Preaching on Stewardship- December 8, 2019- Second Sunday of Advent

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Each week on the blog I share a few tidbits, nuggets, or ideas for incorporating some stewardship themes in your preaching. This week’s nuggets based on the appointed readings from the Revised Common Lectionary and Narrative Lectionary for the Second Sunday of Advent are as follows:

Sunday December 8, 2019: Revised Common Lectionary- Second Sunday of Advent (Year A)
First Lesson: Isaiah 11:1-10
Psalm 72:1-7, 18-19
Second Lesson: Romans 15:4-13
Gospel of Matthew 3:1-12

The Second Sunday of Advent brings us more articulations of God’s promises. We hear more words about what God will do, and what God is doing. In thinking about stewardship then, perhaps pointing to these promises and hopes, and to God’s work and telling that story may be the starting place for timely stewardship reflections.

Let’s begin with the first lesson and these words of Advent we hear from the prophet Isaiah that will be recalled by John the Baptist, the Apostle Paul, and others. Isaiah proclaims, “A shoot shall come out from the stock of Jesse, and a branch shall grow out of his roots. The spirit of the Lord shall rest on him, the spirit of wisdom and understanding, the spirit of counsel and might, the spirit of knowledge and the fear of the Lord. His delight shall be in the fear of the Lord. He shall not judge by what his eyes see, or decide by what his ears hear; but with righteousness he shall judge the poor, and decide with equity for the meek of the earth; he shall strike the earth with the rod of his mouth, and with the breath of his lips he shall kill the wicked. Righteousness shall be the belt around his waist, and faithfulness the belt around his loins” (Isaiah 11:1-5, NRSV).

This really needs no unpacking. But in thinking about stewardship, perhaps it would be timely yet again to point to how this is God’s work, not ours. We couldn’t do any of this. But God will do it. And we hope and trust that these promises are true. But of course Isaiah isn’t done. He continues, “The wolf shall live with the lamb, the leopard shall lie down with the kid, the calf and the lion and the fatling together, and a little child shall lead them. The cow and the bear shall graze, their young shall lie down together; and the lion shall eat straw like the ox. The nursing child shall play over the hole of the asp, and the weaned child shall put its hand on the adder’s den. They will not hurt or destroy on all my holy mountain; for the earth will be full of the knowledge of the Lord as the waters cover the sea. On that day the root of Jesse shall stand as a signal to the peoples; the nations shall inquire of him, and his dwelling shall be glorious” (Isaiah 11:6-10, NRSV).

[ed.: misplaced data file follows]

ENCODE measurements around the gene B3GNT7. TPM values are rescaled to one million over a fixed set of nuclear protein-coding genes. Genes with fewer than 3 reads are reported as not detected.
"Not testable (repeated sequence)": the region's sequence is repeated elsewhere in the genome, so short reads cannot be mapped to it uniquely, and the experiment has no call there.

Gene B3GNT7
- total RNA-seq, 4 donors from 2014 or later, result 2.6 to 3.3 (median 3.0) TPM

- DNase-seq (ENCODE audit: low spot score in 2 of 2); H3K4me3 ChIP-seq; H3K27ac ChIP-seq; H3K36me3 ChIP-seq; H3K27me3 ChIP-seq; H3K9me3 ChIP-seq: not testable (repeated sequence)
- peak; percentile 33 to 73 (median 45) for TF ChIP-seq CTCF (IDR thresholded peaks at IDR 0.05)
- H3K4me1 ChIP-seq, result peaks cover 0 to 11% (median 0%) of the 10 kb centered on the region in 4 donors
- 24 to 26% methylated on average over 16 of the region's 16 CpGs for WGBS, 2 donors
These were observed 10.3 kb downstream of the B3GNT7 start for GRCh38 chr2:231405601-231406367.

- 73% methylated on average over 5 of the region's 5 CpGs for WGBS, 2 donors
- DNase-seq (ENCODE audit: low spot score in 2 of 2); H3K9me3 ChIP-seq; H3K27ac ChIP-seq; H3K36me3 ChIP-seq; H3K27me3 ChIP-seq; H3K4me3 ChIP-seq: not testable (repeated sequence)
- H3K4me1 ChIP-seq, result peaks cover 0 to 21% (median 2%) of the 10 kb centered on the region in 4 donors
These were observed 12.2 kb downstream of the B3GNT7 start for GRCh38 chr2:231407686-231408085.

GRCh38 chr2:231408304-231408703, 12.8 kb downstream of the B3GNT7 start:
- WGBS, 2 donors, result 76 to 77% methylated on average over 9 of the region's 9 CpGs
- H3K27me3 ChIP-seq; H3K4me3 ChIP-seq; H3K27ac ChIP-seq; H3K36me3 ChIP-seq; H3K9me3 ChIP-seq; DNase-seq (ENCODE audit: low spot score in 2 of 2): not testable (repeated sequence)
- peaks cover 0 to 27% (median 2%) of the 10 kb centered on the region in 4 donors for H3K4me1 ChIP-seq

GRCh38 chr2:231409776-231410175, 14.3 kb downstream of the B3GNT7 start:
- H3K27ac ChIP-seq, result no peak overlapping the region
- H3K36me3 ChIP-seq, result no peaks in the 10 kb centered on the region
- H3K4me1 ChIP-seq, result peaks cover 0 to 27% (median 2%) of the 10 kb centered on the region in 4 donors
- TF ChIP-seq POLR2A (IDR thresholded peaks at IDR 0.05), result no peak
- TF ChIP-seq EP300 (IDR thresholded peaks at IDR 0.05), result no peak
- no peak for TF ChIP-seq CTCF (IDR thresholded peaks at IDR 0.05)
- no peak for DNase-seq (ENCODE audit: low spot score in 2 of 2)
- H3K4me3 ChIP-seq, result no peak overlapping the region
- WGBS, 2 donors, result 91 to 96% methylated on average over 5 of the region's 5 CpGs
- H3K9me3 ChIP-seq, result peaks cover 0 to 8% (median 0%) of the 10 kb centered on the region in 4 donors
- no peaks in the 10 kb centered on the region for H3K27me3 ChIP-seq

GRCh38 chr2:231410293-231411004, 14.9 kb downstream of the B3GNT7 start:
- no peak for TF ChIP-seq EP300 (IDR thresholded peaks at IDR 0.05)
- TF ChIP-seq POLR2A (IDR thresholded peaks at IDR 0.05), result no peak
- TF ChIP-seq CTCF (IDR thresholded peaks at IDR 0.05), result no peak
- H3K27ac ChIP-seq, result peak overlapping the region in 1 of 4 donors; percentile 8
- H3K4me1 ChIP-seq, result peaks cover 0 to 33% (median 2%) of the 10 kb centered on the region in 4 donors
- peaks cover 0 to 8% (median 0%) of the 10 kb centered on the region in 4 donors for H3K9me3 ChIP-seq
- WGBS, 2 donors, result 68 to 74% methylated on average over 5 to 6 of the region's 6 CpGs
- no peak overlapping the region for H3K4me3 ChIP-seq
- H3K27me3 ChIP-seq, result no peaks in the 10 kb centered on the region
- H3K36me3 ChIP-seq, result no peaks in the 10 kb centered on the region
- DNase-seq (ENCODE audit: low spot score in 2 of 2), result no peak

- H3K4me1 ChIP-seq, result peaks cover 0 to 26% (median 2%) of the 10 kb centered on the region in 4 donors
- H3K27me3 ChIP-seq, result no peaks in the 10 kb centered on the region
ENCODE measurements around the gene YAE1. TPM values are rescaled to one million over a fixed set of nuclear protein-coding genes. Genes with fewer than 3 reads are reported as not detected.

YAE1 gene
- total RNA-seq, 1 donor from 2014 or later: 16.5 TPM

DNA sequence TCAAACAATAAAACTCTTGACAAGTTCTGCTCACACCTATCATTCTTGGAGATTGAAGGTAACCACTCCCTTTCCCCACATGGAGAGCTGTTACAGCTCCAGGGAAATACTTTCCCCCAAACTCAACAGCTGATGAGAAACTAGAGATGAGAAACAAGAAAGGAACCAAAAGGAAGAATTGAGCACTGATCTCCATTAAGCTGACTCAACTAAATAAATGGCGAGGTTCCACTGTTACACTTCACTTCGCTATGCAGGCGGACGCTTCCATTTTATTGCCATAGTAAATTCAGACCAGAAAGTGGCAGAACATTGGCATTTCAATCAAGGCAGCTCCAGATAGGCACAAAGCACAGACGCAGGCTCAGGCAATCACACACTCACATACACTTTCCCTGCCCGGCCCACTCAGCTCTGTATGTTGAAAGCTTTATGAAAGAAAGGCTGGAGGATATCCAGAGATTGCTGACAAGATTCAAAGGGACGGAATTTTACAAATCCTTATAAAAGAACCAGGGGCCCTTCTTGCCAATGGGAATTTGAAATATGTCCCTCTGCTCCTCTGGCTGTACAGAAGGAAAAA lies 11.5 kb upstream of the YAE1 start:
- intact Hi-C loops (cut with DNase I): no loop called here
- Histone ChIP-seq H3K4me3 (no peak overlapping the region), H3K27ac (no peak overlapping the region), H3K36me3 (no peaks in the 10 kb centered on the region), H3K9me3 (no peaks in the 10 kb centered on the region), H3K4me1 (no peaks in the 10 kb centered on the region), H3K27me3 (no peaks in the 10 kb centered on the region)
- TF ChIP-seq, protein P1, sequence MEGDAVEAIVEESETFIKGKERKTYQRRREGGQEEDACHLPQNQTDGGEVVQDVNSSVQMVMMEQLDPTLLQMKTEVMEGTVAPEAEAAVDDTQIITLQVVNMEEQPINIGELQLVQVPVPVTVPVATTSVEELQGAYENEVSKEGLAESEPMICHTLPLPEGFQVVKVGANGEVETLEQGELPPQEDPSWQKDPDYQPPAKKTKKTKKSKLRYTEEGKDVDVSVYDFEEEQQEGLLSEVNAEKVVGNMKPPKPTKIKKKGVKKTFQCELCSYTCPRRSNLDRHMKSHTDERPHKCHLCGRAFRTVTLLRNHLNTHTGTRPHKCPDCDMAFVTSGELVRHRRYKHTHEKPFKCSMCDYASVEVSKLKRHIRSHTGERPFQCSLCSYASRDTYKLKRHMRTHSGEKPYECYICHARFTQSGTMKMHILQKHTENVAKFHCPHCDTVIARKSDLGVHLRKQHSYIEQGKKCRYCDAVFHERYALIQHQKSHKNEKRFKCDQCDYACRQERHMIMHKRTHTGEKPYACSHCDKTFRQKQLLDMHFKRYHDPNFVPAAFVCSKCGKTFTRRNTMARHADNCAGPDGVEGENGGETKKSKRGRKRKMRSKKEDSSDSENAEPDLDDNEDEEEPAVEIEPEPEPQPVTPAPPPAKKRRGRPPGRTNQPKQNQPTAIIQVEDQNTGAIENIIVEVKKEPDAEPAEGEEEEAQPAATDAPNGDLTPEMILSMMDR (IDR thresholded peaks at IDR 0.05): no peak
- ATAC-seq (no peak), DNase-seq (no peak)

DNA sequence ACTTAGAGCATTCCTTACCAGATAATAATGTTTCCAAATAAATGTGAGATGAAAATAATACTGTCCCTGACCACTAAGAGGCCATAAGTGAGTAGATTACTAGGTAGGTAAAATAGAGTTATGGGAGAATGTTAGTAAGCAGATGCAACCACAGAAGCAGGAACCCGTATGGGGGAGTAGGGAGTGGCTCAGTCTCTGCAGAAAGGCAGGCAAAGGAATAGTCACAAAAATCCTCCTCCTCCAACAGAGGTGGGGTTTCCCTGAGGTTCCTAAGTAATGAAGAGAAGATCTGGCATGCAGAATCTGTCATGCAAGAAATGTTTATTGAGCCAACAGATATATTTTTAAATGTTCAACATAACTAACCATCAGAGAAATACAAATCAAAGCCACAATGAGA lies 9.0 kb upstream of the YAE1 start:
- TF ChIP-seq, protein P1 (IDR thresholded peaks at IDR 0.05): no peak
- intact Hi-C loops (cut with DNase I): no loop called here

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The Kingdom of God, a place where all are welcome, loved, and accepted for who they are- Children of God, all beloved by God and all of whom are God’s. It’s not hard to see a glimpse of that love and welcome in gathering with family like all of us together for Thanksgiving last week.

God will reconcile. Not just all peoples who might be divided by any number of reasons, barriers, ideals, boundaries, etc. But God will reconcile all creation. Predators and prey will no longer be predators and prey to one another, but fellow creatures created and held in God’s love. What an image. One full of hope, peace, forgiveness, and community. This is perhaps a glimpse of what God’s kingdom might look like. And if so, oh what a wonderful kingdom it is and will be. One where we can’t help but want to see emerge, and one where we might all see that each of our unique gifts and passions are important as we interrelate with one another, locally and globally.

Turning to the second lesson, Paul offers and repeats good words of rejoicing, praise, and a joyful response to what God has done and what God will do. Paul writes, “As it is written, ‘Therefore I will confess you among the Gentiles, and sing praises to your name’; and again he says, ‘Rejoice, O Gentiles, with his people’; and again, ‘Praise the Lord, all you Gentiles, and let all the peoples praise him’; and again Isaiah says, ‘The root of Jesse shall come, the one who rises to rule the Gentiles; in him the Gentiles shall hope.’ May the God of hope fill you with all joy and peace in believing, so that you may abound in hope by the power of the Holy Spirit” (Romans 15:9-13, NRSV). “May the God of hope fill you with all joy and peace in believing, so that you may abound in hope by the power of the Holy Spirit.” What a blessing and benediction, but also a great articulation of our response and life as a disciple and steward, abounding in hope.

The gospel story this week brings us to John the Baptist out in the wilderness, proclaiming about God and what is to come, and doing his thing. We read, “In those days John the Baptist appeared in the wilderness of Judea, proclaiming, ‘Repent, for the kingdom of heaven has come near.’ This is the one of whom the prophet Isaiah spoke when he said, ‘The voice of one crying out in the wilderness: ‘Prepare the way of the Lord, make his paths straight'” (Matthew 3:1-3, NRSV).